While many outdoor activities require little or no equipment, or items you can easily rent or borrow, sometimes it is nice to have your own gear, especially if you plan to do these things more often.
There are of course the big items such as a bicycle, canoe, kayak, stand-up paddle board or skis. These are easily rented and sometimes difficult to store, but frequent users may want to have their own. There are too many options to adequately list here and many things to consider when choosing a specific model. Each of these also has accessories (paddles, helmets, lifejackets, locks, etc.) that are standard as well as many extras that may be useful depending on personal preference. These smaller items also make great gifts.
While some items are specific to the activity, many others can be used any time you are enjoying the outdoors and can improve your experience. The most basic of these is a water bottle, which can be very basic or even high tech with fancy filtration systems. Another item you want to have with you on most outings is a headlamp or flashlight. Again, the variety is almost endless. Other useful items are a multi-tool and pocketknife. Now that most people don’t leave home without their phone, a portable or even solar charger can be helpful as can a GPS (cell service is spotty in some parks). For those who like keeping records and meeting challenges, a GPS sports watch or activity tracker might be a good gift.
As seeking out wildlife is often part of the fun, binoculars can make it easier to find elusive critters, and a camera (anywhere from a basic point-and-shoot to professional models, handheld to worn on one’s body) makes it possible to prove that you did indeed see them. A flexible tripod makes it easier to take pictures of yourself on the trail. Having waterproof paper and pen means you can take notes even in the rain.
If the rain doesn’t deter you from venturing outside, a rain poncho is useful, as is a waterproof cover to protect whatever gear you may be carrying.
Many items needed for camping are dictated by personal preference and what type of camping one plans to engage in. (Yes, there are different types of camping.) Camping with a vehicle nearby does not require the concern for bulk and weight that backpacking or traveling by bicycle does (and is considerably less expensive). Camping by boat is somewhere in between, with the added concern of making sure items are waterproof (which can mean purchasing waterproof containers). Some items to consider:
- Sleeping bag/pad
- Camp stove/lightweight backpacking stove
- Dishes/eating utensils/cup/mug
- Cooking pots/utensils
- Leather/fireproof gloves
- Camp stool/chair
- Backpack/waterproof cover
- Waterproof bags/boxes
- Cast Iron Dutch oven
- Lantern (battery or propane)
Hiking needs are minimal. You do need good footwear and socks, but little else in the way of specialized equipment. Trekking poles may be helpful, especially on steep inclines and a waist or day pack means you can hike hands free. A portable first aid kit, including blister treatments, is a good idea to have with you as is a hat to protect from the sun, rain, snow and ticks. A hydration pack is handy on long trips, especially during the winter months and most of these have pockets to hold other gear as well. Baby backpacks make hitting the trails much easier for families with young children.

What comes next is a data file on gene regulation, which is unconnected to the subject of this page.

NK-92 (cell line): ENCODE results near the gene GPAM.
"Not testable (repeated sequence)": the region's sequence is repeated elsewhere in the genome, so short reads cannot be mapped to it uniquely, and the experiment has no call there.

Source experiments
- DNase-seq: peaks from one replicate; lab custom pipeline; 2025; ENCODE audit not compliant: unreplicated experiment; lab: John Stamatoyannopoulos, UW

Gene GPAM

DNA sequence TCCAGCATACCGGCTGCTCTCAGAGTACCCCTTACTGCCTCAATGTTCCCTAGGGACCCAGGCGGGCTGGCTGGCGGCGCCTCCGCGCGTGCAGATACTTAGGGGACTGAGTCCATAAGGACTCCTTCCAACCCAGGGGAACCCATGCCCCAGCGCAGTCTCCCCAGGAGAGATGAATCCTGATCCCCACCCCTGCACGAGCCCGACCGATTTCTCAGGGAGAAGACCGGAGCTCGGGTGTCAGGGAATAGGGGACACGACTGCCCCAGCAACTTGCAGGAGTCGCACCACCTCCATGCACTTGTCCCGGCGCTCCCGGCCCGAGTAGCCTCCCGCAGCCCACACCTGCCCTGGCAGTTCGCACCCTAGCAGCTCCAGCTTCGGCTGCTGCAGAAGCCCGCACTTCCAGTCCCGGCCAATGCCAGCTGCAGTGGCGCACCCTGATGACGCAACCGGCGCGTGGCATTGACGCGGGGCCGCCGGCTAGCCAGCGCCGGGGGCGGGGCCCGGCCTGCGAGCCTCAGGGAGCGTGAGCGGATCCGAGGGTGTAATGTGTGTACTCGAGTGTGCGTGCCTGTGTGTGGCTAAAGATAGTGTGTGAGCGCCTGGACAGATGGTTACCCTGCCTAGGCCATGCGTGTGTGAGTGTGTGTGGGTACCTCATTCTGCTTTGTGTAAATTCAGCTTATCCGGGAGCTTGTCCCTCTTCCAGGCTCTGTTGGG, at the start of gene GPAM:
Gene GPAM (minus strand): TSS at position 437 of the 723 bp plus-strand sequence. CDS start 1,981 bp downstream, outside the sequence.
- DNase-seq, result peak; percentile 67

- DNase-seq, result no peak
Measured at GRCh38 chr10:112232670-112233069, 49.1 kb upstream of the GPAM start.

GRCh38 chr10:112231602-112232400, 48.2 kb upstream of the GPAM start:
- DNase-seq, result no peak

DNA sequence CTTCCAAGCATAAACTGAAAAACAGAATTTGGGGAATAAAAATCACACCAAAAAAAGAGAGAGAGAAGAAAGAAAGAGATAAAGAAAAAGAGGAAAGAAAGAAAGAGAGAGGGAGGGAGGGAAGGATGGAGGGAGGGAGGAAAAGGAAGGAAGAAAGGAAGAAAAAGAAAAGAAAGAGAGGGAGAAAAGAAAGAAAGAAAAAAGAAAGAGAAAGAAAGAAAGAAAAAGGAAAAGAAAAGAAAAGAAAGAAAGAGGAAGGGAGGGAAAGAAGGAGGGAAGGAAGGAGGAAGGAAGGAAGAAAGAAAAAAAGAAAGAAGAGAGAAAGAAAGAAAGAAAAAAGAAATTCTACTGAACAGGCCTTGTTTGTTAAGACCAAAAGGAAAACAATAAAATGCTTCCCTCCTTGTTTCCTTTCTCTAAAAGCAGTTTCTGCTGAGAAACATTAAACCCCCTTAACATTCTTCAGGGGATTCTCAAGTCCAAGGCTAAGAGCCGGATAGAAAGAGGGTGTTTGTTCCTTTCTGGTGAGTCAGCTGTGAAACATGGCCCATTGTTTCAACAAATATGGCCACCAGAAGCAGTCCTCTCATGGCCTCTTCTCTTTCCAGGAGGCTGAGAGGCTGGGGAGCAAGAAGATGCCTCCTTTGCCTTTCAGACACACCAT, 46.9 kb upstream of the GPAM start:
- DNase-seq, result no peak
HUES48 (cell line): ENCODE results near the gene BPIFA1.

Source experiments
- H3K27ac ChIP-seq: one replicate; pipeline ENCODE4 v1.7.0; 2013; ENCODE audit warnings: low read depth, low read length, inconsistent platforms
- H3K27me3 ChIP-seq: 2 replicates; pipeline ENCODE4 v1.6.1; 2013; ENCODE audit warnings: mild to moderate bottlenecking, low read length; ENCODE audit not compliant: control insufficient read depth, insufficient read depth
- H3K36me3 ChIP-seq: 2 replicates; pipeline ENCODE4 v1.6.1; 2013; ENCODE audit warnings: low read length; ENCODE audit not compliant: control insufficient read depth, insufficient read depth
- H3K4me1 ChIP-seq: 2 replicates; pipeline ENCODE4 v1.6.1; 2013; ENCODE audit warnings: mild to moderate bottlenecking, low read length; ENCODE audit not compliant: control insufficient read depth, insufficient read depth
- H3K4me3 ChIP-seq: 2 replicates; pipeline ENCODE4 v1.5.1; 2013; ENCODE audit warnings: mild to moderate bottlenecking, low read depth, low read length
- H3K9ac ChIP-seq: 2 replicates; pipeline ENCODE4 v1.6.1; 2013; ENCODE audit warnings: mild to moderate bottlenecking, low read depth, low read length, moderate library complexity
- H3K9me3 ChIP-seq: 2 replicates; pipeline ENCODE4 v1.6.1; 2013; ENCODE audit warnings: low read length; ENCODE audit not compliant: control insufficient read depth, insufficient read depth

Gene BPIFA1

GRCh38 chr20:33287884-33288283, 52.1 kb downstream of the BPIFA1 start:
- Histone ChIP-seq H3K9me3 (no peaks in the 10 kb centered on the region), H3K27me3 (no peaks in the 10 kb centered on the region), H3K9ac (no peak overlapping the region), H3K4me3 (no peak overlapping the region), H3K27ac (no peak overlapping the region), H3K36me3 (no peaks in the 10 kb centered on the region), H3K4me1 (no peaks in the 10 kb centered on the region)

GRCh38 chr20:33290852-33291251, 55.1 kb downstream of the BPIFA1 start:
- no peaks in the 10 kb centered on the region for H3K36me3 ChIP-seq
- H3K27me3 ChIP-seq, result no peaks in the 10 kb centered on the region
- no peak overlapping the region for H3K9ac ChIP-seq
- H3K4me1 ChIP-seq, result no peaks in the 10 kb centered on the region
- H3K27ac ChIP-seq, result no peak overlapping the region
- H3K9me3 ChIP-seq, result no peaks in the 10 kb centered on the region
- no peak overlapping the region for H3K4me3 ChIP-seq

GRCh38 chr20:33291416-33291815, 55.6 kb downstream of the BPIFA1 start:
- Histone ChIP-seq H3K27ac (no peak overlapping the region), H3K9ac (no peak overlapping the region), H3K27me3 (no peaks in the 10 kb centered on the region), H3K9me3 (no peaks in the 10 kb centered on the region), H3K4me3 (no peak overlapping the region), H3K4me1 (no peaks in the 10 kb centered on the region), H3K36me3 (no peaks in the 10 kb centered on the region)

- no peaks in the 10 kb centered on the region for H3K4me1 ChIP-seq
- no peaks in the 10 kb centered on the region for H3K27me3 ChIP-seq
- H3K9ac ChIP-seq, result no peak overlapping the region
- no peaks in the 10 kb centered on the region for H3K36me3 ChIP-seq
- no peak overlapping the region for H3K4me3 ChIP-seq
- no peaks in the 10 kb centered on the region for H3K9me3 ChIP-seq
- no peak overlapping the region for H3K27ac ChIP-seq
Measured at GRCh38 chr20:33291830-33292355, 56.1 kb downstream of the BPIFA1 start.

Safety is an obvious concern when bicycling. This includes a helmet, but other safety items include lights and reflective vests, as well as basic maintenance items such as portable tools and air pumps. Locks are essential when leaving your bike unattended for a length of time. When it comes to carrying other items with you, there are a variety of options to safely do so, from baskets to panniers to cargo racks to hold packages and bags. A water bottle mount puts a water bottle at hands-reach rather than tucked inside a bag.
Those who drive to a destination to ride their bikes might appreciate a bike rack to affix to their vehicle and those with small children might like a trailer or child seat to more easily bring the little ones along.
Like other activities, there are also some items that simply make thing more interesting and fun. There are a variety of bicycle computers available that record things such as speed and distance, both with and without GPS. Other fun items include a horn, a rear-view mirror and a mount for your phone.
Though you don’t need much more than a boat or board, there are some things that can make your experience more enjoyable. Longer trips generally mean bringing a meal along with you. Since a soggy sandwich just isn’t appetizing, a dry sack is particularly useful. This is also a great place to keep your keys and anything else you may want to have with you. Though not needed in the warmer months, a wetsuit or drysuit can extend the paddling season into the cooler months. Paddling jackets are also useful. For those who own their watercraft, carts and carriers make it easier to transport them to and from the water.
This is just a small sampling of what is available. Local organizations can provide additional recommendations. Many outdoor outfitters have knowledgeable staff who can help you choose the best item for your particular needs. Specialty publications often provide detailed buying guides, especially for pricier items. It is wise to take your time and ask questions to ensure the product you purchase meets the need you are looking to fill.
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